City Councilman Howard Finn scolded the Los Angeles City Department of Public Works on Monday for bulldozing a swath through a delicate nature preserve in the Big Tujunga Wash while its crews were working on an emergency flood-control project.
"I think some of them are so damn callous that they don't care what they run over," Finn said. "They have to be sensitive to this kind of destruction. I'm sick of it and it's not going to happen again."
Finn and a caretaker of the 13-acre Tujunga Pond Nature Preserve met in the wash with public works and Los Angeles County Parks and Recreation officials to inspect the wide path of uprooted willow trees and destroyed plants cut by a bulldozer.
Rare Plants Destroyed
Nearby homeowners and a volunteer group that maintains the preserve were shocked to find the damage several weeks ago. Along with the trees, rare perennial plants called Davidson's mallow were destroyed.
After the group traced the bulldozer tracks to a nearby city storage yard, they asked Finn, who represents the East San Fernando Valley, to investigate the incident.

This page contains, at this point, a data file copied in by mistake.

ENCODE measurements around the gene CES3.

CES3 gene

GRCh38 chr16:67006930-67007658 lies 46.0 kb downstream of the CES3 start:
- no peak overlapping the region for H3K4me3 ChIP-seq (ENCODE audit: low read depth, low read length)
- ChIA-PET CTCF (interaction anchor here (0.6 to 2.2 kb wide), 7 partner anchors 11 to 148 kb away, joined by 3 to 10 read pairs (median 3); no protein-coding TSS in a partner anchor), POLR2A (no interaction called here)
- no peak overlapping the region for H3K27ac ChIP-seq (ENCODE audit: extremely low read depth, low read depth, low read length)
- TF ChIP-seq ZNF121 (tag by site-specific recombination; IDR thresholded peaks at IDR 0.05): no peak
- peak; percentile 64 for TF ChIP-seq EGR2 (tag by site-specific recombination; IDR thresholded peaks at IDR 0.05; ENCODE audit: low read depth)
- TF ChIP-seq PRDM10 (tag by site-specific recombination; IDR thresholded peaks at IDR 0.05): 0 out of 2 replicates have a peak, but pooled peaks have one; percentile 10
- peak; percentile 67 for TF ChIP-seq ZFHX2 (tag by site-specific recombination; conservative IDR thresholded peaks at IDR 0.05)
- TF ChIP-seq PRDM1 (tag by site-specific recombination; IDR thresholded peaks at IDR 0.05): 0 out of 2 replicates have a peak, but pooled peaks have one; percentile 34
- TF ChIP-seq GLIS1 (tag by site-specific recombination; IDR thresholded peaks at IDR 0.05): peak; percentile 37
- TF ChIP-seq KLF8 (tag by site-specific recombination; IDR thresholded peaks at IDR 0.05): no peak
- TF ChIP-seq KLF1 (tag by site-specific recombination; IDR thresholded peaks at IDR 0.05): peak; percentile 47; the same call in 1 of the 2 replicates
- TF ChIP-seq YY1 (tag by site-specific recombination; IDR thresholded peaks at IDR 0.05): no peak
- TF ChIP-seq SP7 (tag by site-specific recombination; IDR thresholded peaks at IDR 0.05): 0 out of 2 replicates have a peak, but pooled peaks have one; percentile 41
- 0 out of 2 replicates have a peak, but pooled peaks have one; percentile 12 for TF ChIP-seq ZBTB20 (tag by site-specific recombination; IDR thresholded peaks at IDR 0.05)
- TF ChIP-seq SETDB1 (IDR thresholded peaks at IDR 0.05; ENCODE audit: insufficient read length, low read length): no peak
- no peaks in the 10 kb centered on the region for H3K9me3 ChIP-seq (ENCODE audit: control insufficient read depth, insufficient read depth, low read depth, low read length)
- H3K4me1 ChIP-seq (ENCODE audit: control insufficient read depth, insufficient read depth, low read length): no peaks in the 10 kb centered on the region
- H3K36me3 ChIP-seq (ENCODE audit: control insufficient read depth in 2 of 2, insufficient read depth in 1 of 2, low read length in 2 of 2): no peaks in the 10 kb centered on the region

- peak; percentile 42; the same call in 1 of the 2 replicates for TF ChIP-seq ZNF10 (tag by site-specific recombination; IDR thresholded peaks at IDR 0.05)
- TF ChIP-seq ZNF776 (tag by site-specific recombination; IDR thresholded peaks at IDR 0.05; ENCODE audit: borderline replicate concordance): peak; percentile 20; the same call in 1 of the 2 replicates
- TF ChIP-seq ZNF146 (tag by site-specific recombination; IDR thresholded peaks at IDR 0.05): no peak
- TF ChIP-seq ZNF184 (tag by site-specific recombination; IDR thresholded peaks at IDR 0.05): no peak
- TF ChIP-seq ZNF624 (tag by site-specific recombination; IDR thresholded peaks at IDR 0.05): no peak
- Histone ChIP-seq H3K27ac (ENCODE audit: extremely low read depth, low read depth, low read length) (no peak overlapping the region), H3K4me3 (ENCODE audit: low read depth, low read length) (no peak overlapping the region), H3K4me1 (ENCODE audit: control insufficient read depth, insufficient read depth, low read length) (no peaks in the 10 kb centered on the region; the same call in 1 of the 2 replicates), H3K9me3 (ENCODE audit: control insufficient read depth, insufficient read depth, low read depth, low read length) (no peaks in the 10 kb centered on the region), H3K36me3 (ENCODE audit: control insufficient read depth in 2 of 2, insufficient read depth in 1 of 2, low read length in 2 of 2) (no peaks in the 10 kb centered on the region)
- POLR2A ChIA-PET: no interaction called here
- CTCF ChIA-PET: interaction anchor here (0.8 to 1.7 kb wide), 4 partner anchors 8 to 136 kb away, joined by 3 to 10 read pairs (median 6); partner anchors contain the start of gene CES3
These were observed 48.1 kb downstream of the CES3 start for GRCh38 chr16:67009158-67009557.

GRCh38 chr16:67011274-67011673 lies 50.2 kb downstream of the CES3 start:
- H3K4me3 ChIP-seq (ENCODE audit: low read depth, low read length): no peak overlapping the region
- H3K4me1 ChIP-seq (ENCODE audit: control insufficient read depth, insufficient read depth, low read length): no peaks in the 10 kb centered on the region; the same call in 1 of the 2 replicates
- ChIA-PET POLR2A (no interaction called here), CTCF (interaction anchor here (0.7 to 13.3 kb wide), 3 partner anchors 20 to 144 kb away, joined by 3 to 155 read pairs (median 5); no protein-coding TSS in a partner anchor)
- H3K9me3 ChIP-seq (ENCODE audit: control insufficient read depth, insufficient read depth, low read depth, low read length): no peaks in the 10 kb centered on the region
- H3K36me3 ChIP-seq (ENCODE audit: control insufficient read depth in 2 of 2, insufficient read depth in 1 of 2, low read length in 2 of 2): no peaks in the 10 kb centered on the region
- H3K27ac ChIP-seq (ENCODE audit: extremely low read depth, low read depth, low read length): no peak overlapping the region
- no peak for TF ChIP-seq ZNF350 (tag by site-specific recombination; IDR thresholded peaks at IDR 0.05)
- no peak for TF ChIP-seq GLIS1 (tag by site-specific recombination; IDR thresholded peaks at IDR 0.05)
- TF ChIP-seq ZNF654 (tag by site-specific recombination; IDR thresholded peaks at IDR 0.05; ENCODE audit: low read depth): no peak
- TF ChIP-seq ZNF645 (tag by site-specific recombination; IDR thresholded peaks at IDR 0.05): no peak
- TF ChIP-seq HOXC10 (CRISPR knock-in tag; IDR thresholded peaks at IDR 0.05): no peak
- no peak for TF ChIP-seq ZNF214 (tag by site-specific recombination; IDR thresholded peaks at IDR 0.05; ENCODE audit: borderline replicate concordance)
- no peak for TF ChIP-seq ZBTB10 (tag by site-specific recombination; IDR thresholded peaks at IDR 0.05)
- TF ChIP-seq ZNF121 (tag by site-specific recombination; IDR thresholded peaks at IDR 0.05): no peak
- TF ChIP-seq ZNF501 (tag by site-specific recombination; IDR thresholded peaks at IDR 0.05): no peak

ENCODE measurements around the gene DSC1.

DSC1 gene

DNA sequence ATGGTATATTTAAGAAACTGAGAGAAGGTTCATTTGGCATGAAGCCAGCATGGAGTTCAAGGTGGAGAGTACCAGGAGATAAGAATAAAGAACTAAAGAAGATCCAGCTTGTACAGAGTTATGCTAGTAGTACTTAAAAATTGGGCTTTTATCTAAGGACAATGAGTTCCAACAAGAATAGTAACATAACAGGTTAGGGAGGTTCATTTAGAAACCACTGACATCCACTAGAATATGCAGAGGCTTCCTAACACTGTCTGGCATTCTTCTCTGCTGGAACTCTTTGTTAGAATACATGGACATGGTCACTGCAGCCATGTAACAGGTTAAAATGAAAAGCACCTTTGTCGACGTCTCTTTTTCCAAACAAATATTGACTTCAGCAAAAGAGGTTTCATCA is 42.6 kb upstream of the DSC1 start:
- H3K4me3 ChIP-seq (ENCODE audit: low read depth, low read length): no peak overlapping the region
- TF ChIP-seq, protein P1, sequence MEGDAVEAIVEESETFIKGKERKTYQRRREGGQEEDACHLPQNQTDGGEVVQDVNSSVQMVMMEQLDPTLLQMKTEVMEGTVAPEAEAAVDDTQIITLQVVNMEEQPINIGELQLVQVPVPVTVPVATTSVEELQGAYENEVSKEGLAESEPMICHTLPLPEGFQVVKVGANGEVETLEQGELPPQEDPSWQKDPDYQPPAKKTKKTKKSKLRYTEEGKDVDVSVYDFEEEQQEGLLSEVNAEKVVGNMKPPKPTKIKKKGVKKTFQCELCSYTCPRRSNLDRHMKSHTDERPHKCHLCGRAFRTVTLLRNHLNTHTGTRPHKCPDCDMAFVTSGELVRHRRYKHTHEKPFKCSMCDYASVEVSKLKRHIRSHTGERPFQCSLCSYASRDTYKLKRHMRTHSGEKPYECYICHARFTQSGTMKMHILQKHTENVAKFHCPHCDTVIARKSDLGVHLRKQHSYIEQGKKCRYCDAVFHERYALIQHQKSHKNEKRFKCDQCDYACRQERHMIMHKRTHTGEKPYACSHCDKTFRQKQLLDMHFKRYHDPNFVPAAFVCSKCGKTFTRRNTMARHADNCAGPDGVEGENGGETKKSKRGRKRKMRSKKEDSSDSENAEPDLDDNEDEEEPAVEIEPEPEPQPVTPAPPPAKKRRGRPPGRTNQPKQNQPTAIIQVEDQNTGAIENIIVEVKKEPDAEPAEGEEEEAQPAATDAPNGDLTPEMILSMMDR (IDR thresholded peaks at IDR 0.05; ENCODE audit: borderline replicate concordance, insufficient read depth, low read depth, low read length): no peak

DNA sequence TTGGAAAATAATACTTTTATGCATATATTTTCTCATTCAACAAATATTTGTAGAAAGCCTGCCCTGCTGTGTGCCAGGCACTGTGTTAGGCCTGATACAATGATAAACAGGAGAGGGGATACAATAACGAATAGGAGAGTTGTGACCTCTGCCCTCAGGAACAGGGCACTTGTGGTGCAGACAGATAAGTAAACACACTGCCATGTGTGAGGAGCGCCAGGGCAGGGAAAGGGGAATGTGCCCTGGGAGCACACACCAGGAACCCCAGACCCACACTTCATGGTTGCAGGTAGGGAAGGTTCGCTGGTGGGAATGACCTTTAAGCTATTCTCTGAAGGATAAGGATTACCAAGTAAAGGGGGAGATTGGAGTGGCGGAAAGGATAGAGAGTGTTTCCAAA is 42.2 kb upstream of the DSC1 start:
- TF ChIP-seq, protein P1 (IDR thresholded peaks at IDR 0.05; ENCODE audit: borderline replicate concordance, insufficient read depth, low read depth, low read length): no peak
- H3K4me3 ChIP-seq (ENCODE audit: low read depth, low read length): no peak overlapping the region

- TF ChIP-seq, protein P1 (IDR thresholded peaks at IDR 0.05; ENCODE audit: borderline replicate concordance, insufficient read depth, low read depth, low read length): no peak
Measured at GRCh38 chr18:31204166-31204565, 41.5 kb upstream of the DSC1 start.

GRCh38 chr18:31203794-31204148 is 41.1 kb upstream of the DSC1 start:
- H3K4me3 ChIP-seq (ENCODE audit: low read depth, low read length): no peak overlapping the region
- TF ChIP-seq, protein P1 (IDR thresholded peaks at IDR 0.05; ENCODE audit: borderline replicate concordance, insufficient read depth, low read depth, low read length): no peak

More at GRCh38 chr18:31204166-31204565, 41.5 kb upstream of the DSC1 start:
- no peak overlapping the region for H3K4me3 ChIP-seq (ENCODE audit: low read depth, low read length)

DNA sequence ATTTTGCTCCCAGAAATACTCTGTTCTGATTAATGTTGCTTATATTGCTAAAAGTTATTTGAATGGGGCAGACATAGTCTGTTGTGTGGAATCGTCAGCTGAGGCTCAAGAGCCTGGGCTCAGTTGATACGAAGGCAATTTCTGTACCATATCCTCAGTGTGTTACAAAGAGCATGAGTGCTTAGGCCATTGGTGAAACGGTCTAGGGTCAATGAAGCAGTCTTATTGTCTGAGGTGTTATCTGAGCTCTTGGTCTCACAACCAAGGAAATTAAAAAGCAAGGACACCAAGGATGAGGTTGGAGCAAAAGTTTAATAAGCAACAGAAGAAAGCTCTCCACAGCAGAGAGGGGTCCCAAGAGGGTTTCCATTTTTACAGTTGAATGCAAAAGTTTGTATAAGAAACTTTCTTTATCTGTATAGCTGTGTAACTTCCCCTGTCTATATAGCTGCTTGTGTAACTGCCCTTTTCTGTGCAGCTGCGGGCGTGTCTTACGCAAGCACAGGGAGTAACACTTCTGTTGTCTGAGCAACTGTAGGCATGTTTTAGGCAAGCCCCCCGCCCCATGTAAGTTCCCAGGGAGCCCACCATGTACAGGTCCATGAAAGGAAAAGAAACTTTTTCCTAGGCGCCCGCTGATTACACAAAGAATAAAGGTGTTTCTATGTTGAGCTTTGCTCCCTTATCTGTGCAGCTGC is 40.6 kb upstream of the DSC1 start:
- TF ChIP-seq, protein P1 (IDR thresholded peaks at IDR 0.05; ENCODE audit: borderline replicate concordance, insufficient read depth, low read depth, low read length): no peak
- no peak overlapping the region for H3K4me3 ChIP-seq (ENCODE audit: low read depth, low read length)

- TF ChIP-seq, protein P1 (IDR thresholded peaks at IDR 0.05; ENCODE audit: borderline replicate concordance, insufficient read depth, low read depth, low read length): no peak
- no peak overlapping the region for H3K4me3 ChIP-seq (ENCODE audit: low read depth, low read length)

Edward Longley, director of street maintenance for public works, acknowledged Tuesday that his crews damaged almost two acres of the county-owned sanctuary in Sunland.
"It was strictly accidental. We were not aware of the preserve," Longley told Finn as the group stood amid felled trees and turned-up sand and plants. "We are sorry and that's all there is to it."
Longley said two bulldozers were in the area during last month's rains to divert floodwaters from nearby Wentworth Street. He carried maps to show Finn that there are no markings designating the area as a protected reserve.
"Your operators need to be sensitive," said Finn, who hiked through the wash in a three-piece suit and leather shoes.
Finn pointed to a path next to the bulldozed area. "When they see a path, they should stay on it. They didn't have to veer off like that," he said.
Longley offered to have city crews clear away the damaged trees and plants, but county parks officials said such a cleanup would only hurt the nature preserve, which has two ponds and is home to both desert and coastal varieties of chaparral.
"It makes no sense to saw away the trees and tear out plants in a nature preserve," said Patrick Sullivan, a county administrator for natural-area parks. "What are they going to do, haul it to the dump? In a few years, I don't think the damage will be that noticeable."
Tina Eick, a nearby homeowner who leads nature walks through the park, said her nature preserve group, Small Wilderness Area Preservation, is satisfied with the outcome of the bulldozer incident.
"This has put everyone on notice that this nature preserve is finally recognized," Eick said.